Don’t expect your life to play out like an action film or a great novel with a new excitement at every turn. Instead, you must accept the role that waiting plays in our lives.

Of course, you can either sit back and simply watch life passes by. Or, you can choose to participate in it.

This book will help you decide.

“Many of us are speeding up and skipping over, missing the important as we scan for the urgent. The irony is that in our anxiety toward not missing out, we are losing the most meaningful moments of life.” -Jeff Goins

15. The Courage to Be Disliked: How to Free Yourself, Change your Life and Achieve Real Happiness by Ichiro Kishimi

According to Ichiro, all problems are interpersonal relationship problems. If you existed in the universe alone, then all your problems would be gone.

However, to live in the absence of all other human beings is not reasonably possible.

Thus, in order to live your best life, you must obtain the courage to be disliked. You must forget about being superior or inferior to others, and instead, focus on yourself.

Written as a dialogue between a philosopher and a young man, this book will free you from the shackles of your past experiences, doubts, and the expectations of others.

“A healthy feeling of inferiority is not something that comes from comparing oneself to others; it comes from one’s comparison with one’s ideal self.” -Ichiro Kishimi

16. Too Soon Old, Too Late Smart: Thirty True Things You Need to Know Now by Gordon Livingston

This book complies of a series of short, yet profound essays they will leave as a better person. It’s not written by just another self-help guru, but rather, a psychiatrist who’s been listening to people’s problems for decades.

If you want to become a better person in anyway, then read this book.

“The three components of happiness are something to do, someone to love, and something to look forward to.” -Gordon Livingston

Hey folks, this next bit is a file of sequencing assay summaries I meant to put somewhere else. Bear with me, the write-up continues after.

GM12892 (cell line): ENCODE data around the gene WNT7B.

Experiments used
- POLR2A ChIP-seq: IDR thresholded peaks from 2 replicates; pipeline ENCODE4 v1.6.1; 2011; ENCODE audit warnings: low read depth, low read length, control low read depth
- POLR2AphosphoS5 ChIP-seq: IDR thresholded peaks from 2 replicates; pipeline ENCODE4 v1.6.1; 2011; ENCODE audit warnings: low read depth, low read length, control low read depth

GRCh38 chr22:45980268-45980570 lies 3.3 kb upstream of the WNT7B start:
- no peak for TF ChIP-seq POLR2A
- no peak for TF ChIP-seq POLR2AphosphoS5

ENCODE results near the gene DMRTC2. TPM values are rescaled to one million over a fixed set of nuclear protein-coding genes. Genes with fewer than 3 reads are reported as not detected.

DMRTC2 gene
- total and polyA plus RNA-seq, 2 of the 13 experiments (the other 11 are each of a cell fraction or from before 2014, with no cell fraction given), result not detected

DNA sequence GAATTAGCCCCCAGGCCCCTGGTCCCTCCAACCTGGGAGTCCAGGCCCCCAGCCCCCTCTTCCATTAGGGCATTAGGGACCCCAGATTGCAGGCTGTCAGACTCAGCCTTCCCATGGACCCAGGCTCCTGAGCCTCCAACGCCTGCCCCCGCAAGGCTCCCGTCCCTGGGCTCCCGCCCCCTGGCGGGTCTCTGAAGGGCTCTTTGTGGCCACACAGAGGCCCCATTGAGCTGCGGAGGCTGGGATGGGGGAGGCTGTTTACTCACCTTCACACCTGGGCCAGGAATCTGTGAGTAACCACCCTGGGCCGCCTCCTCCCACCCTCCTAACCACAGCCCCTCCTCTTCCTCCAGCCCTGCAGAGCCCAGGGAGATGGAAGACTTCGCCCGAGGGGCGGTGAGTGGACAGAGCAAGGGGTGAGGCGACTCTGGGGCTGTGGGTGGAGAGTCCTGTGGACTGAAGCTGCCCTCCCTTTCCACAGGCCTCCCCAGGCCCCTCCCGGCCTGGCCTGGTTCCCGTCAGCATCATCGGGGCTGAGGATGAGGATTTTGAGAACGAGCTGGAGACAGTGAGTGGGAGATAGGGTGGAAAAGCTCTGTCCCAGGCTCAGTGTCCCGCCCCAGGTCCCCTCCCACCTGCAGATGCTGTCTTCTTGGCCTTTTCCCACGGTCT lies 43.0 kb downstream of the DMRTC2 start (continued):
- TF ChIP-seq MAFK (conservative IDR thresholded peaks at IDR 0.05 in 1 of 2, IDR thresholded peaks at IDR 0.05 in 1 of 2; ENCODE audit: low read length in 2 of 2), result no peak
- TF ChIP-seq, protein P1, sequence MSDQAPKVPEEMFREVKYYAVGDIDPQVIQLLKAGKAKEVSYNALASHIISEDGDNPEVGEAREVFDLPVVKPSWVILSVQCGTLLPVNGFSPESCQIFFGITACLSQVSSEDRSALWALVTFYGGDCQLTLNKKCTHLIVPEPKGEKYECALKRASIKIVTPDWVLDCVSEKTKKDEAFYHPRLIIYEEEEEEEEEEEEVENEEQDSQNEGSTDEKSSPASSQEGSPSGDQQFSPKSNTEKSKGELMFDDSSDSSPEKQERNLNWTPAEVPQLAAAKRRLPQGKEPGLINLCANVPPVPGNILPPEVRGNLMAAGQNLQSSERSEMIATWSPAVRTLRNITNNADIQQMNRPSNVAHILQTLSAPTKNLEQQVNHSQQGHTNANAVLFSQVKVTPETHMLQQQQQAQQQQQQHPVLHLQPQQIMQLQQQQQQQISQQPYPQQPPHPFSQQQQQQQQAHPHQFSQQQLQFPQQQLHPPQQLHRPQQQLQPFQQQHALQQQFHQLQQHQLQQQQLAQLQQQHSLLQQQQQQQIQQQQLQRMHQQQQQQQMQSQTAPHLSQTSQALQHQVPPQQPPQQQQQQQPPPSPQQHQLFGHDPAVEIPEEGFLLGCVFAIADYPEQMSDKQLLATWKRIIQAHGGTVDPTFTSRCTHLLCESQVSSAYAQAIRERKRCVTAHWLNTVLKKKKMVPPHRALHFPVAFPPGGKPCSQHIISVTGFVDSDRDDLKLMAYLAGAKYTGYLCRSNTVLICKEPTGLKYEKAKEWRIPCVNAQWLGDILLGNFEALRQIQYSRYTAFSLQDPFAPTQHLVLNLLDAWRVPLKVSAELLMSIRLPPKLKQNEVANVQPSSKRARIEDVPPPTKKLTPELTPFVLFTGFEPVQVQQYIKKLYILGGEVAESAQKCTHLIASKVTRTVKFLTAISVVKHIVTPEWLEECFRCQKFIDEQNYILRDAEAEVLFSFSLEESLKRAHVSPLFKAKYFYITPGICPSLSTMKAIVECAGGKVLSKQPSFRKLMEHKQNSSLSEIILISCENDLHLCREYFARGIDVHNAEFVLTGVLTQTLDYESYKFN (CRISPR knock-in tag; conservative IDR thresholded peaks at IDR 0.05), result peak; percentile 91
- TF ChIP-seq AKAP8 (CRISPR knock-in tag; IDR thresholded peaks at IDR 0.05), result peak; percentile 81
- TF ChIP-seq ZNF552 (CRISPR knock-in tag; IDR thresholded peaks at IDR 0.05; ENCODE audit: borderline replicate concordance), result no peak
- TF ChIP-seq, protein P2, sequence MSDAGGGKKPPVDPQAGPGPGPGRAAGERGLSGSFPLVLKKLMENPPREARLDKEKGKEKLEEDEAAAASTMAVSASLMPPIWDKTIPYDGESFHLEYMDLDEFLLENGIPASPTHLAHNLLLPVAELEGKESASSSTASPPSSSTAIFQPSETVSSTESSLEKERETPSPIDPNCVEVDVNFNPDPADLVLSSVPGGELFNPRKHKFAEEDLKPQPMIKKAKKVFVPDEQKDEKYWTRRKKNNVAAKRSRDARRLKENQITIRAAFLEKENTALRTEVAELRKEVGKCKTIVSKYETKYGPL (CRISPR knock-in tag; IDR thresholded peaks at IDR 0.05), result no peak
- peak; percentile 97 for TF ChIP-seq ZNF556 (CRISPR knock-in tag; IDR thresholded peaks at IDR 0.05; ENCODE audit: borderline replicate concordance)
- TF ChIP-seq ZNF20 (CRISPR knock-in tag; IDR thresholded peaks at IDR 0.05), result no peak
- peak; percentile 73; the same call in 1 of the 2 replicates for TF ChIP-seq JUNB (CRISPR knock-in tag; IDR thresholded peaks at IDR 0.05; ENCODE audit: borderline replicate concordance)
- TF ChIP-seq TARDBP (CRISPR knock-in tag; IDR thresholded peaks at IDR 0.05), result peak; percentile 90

17. When I Stop Talking, You’ll Know I’m Dead: Useful Stories from a Persuasive Man By Jerry Weintraub

Another biography, this book will teach you how to get anything you want from a guy who did it for his entire life.

“As soon as you feel comfortable that’s when It’s time to start over.” -Jerry Weintraub

18. The Icarus Deception: How High Will You Fly? by Seth Godin

The safety zone has moved. Conformity no longer leads to comfort. But the good news is that creativity is scarce and more valuable than ever. So is choosing to do something unpredictable and brave: Making art!

In this brilliant book, Seth Godin explains how it’s possible and convinces us why it’s essential.

“Today, in the face of the greatest revolution of our time, we are all artists. Or at least we all have the opportunity to be artists. The only thing holding us back is us.” -Seth Godin

19. The Power of No: Because One Little Word Can Bring Health, Abundance, and Happiness by James Altucher

“No” is sometimes the hardest word to say. Often, however, it’s also the most necessary.

In 2020, there absolutely will be “obligations,” requests, and bad relationships that you will need to turn down in order to live your best year ever.

This book will give you the courage to do it both respectfully and gracefully.

“When you say yes to something you don’t want to do, here is the result: you hate what you are doing, you resent the person who asked you, and you hurt yourself.” -James Altucher

20. The Laws of Lifetime Growth: Always Make Your Future Bigger Than Your Past by Dan Sullivan

For most people, 2020 will simply be a logical continuation of 2019. They won’t make their future bigger than their past. They won’t evolve and go to the next level.

Instead, they’ll continue to live the same stagnant, mediocre, and boring lives. Although, what about you?

Will you make your learning greater than your experience?
Will you make your questions bigger than your answers?
Will you make your purpose greater than your money?

This book will give you all the tools you need.

“Your future is your property. Because, by definition, it hasn’t happened yet, it exists only in your mind. This means that you can choose to make it whatever you want.” -Dan Sullivan